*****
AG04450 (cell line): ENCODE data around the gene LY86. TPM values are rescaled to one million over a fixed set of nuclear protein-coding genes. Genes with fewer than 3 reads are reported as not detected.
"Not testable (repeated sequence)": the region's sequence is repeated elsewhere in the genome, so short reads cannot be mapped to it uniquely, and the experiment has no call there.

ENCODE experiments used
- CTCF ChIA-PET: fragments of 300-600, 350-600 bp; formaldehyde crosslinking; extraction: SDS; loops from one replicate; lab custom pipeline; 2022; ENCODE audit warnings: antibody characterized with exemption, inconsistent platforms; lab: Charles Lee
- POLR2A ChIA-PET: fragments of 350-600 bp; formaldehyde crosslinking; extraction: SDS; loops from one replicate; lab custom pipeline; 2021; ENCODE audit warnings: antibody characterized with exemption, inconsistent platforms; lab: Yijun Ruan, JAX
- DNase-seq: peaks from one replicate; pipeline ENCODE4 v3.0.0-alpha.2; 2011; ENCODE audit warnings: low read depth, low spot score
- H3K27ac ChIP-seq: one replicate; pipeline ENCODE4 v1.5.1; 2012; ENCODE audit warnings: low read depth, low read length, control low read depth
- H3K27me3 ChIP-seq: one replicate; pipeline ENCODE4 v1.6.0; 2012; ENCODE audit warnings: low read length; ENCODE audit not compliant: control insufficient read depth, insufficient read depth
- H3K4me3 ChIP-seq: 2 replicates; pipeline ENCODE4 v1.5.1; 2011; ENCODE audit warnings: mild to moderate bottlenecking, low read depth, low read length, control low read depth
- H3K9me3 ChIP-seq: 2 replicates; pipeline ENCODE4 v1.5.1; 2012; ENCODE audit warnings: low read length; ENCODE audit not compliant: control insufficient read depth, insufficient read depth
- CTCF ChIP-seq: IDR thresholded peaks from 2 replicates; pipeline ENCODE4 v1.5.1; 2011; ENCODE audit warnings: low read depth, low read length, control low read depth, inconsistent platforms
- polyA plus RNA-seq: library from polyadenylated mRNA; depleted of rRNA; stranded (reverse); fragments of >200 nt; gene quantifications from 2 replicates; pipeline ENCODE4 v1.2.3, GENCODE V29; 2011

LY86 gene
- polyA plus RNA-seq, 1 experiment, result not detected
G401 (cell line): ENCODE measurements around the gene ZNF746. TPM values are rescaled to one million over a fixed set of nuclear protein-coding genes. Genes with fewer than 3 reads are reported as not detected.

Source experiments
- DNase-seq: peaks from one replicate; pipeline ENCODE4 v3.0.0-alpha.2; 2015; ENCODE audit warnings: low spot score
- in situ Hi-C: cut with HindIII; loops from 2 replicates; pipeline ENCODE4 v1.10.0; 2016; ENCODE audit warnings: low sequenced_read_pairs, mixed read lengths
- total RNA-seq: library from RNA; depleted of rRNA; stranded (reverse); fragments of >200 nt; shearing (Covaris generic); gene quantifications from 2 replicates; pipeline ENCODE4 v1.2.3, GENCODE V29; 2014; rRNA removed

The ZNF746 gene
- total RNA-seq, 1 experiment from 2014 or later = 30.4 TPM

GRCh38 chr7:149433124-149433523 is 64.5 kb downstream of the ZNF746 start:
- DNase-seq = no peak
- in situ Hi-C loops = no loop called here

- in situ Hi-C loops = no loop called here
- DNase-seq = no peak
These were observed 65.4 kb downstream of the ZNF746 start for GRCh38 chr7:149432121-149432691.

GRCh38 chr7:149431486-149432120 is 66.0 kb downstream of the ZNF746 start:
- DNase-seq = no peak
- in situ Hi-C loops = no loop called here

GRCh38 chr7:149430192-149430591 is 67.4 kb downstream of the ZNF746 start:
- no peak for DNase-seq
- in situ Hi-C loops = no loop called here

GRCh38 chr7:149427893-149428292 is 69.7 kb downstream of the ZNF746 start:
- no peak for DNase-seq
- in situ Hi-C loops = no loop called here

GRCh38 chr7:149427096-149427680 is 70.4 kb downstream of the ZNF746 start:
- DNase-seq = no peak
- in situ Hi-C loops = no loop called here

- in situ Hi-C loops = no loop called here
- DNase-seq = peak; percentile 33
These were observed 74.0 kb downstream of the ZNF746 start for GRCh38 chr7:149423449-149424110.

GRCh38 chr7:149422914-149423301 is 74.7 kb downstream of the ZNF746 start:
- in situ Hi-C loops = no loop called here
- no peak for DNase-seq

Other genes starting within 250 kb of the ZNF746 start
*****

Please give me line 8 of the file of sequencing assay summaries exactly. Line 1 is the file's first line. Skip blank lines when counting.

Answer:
- H3K27me3 ChIP-seq: one replicate; pipeline ENCODE4 v1.6.0; 2012; ENCODE audit warnings: low read length; ENCODE audit not compliant: control insufficient read depth, insufficient read depth